USCLC Consensus Review of Cytotoxic T Cell Lymphomas
The USCLC Pathology Committee has an ongoing cooperative project focused on the definition, prognosis and treatment outcomes of patients with the more rare types of CTCL that are currently called cytotoxic T cell lymphomas.

Consensus Guidelines for CD30+ Cutaneous Lymphoprolerative Disorders: an ISCL, EORTC and USCLC joint initiative
There are two types of cutaneous lymphoma that have a T cell marker called CD30 on many of the abnormal lymphocytes seen on a skin biopsy. These disorders include both lymphomatoid papulosis (LyP) or primary cutaneous anaplastic large cell lymphoma (PCALCL). These cancers are much less common than mycosis fungoides and have a different but generally excellent clinical course and prognosis. There are few studies that have compared treatments for these conditions and even fewer clinical trials that have been performed. They are often treated with aggressive multiagent chemotherapy because of their histological appearance but clinical data would suggest that milder forms of therapy may be as, or more, effective.

To help correct this situation, the USCLC has joined forces with the International  Society for Cutaneous Lymphomas (ISCL) and the Cutaneous Lymphoma Task Force of the European Organization for Research and Treatment of Cancer (EORTC ) to develop not only evidence-based guidelines for the treatment of these CD30+ lymphomas but also to generate standardized endpoints to be utilized in clinical trials of these conditions. With the latter, we hope to encourage the initiation of new studies in these conditions.

USCLC Educational Initiatives
We have several different mechanisms for aiding in the education of both those involved in the care of patients with cutaneous lymphoma as well as patients themselves.

For physicians:
• The USCLC has an annual workshop held the day before the American Academy of Dermatology meeting in which we address different current issues that can advance patient care.  We have focused in past years on ways to standardize the evaluation, staging, and treatment of mycosis fungoides and Sézary syndrome and to develop standardized guidelines for conducting clinical trials in these disorders. More recently, we have taken on the important topics of treatment of pruritus and the use of phototherapy in mycosis fungoides.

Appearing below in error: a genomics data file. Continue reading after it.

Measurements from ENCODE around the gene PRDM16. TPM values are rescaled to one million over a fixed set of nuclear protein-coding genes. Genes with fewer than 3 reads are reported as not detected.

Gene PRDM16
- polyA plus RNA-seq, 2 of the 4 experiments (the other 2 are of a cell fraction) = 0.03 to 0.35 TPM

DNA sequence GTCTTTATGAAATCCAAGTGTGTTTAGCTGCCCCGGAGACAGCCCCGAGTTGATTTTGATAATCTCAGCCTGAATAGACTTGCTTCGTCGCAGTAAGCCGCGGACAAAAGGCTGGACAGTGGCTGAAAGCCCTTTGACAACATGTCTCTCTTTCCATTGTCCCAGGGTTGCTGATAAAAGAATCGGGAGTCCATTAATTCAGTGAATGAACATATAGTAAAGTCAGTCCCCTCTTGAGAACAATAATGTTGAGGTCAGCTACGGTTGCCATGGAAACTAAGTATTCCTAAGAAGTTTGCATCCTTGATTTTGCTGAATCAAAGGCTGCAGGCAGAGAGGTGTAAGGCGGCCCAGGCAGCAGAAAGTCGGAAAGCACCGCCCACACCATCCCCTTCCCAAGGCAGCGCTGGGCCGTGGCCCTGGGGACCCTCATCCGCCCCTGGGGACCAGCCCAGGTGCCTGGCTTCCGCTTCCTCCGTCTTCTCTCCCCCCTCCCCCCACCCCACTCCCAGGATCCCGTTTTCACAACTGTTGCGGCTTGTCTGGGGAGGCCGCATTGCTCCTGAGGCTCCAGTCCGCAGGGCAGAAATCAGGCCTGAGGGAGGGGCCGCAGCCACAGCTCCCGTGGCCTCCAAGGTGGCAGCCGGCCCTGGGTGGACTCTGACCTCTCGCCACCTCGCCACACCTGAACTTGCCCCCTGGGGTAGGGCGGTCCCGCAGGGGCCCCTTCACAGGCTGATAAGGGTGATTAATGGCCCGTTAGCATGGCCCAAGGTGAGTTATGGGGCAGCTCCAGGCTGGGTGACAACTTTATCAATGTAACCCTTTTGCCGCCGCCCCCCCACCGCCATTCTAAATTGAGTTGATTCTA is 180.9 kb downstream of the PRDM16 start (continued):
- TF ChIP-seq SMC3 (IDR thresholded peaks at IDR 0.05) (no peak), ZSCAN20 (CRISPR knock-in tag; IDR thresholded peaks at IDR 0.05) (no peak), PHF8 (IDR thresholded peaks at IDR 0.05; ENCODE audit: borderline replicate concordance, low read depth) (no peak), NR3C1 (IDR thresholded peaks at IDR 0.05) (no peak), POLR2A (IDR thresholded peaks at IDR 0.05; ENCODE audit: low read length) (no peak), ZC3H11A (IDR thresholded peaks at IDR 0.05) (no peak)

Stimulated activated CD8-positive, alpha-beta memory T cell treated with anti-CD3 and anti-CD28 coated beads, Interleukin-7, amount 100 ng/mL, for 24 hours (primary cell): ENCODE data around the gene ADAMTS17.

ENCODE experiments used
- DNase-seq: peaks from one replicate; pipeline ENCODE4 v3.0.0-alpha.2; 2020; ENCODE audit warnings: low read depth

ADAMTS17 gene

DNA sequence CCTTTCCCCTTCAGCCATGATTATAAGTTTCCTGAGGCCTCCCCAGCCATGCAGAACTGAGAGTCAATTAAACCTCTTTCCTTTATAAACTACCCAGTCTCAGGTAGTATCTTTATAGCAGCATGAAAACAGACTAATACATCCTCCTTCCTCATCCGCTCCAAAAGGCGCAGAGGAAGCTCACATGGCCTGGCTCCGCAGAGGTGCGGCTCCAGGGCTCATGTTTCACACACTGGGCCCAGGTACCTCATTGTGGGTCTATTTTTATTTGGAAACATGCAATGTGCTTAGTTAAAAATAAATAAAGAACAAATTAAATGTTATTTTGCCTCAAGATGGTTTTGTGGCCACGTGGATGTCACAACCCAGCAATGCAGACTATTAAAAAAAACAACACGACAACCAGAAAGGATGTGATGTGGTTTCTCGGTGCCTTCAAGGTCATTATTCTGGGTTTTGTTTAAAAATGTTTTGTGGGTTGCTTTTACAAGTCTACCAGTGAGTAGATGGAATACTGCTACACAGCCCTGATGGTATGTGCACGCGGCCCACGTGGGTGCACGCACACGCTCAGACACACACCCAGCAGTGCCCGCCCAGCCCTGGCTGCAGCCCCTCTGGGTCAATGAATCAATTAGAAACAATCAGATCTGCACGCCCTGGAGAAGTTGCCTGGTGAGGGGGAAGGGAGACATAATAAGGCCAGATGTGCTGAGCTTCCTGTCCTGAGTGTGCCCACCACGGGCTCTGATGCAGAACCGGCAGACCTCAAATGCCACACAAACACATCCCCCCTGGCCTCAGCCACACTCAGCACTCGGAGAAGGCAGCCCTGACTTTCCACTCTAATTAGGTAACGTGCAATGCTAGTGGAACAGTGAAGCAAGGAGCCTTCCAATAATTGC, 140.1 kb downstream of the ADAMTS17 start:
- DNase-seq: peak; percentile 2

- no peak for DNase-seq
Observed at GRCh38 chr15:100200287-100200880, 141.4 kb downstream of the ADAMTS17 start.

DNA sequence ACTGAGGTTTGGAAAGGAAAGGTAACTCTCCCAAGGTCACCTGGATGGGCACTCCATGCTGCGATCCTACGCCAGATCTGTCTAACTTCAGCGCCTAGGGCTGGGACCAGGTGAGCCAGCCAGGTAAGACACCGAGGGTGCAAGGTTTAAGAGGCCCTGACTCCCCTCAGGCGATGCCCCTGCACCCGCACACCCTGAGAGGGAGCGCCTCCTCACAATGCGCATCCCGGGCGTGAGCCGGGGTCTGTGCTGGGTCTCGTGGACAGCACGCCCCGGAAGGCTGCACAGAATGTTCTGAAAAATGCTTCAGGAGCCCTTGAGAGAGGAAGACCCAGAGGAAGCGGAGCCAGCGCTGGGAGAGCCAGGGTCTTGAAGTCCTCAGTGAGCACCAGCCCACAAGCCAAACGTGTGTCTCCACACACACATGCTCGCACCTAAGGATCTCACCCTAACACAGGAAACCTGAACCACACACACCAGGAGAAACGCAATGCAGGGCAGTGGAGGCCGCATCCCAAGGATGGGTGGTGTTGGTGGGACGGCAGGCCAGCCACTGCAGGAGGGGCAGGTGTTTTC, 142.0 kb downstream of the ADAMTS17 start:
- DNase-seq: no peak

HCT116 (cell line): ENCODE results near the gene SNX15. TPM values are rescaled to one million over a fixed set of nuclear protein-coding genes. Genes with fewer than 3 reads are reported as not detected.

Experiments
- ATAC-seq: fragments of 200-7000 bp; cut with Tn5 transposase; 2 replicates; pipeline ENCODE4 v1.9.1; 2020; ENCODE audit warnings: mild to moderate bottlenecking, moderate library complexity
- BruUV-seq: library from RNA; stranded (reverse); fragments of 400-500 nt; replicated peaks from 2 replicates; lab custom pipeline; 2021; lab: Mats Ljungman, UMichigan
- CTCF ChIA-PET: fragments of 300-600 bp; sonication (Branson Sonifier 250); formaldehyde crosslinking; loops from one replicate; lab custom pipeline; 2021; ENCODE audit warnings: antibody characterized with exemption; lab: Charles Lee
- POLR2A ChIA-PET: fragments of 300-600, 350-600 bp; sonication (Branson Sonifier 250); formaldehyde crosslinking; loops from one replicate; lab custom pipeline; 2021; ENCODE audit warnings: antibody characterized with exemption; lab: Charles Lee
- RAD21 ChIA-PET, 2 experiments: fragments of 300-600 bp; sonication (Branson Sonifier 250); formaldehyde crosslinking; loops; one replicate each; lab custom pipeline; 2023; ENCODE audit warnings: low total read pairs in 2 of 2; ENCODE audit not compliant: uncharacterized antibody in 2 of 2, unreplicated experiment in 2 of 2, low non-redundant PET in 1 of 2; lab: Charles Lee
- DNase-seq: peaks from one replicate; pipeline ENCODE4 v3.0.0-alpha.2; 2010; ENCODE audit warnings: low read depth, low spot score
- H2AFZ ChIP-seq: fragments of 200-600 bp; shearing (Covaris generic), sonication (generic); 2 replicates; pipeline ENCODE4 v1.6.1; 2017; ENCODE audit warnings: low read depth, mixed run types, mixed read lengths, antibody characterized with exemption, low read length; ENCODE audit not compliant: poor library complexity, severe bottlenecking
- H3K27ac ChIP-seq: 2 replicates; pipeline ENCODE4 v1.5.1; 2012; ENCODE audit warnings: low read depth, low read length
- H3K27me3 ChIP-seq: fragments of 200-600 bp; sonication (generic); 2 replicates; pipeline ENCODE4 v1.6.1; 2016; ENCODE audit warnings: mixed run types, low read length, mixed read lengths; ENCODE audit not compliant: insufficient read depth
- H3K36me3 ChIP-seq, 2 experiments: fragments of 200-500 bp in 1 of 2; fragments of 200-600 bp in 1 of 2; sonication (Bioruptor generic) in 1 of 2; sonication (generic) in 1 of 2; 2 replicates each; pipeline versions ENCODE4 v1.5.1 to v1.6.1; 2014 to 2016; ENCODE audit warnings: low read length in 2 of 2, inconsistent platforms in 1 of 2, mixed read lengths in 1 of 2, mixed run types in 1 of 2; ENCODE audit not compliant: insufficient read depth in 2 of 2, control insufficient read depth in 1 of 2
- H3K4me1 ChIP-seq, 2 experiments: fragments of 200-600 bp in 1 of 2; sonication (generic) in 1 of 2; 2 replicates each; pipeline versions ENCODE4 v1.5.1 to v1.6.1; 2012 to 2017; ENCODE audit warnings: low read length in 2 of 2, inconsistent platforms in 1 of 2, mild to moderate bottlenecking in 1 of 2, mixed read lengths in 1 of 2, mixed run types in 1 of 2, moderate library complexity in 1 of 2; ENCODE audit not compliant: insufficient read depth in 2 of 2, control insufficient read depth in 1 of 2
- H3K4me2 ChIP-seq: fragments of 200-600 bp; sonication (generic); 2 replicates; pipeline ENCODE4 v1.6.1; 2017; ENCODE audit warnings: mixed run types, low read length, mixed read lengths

• The first World Congress of Cutaneous Lymphoma was jointly sponsored by the USCLC, ISCL and Northwestern University in September 2010. This meeting focused on an update on the basic and clinical information on the entire breadth of cutaneous lymphoma as well as introduced a practical workshop for those physicians treating cutaneous lymphoma patients. The USCLC hopes to jointly sponsor with the ISCL a World Congress on Cutaneous Lymphoma at least every 2-3 years going forward.
• In the Publications section of USCLC website, we will be presenting key articles that would be of interest to those physicians taking care of cutaneous lymphoma patients. Where feasible, we will establish links to the original publications.

For patients:
• The USCLC Nurses, Physician Assistants and Nurse Practitioners Committee will offer suggestions for wound care and other important issues for patients on the USCLC website.
• A Frequently Asked Questions (FAQ) section for patients will be published on the USCLC website.
• Links to the Cutaneous Lymphoma Foundation Website and other helpful educational sites will be on our USCLC website.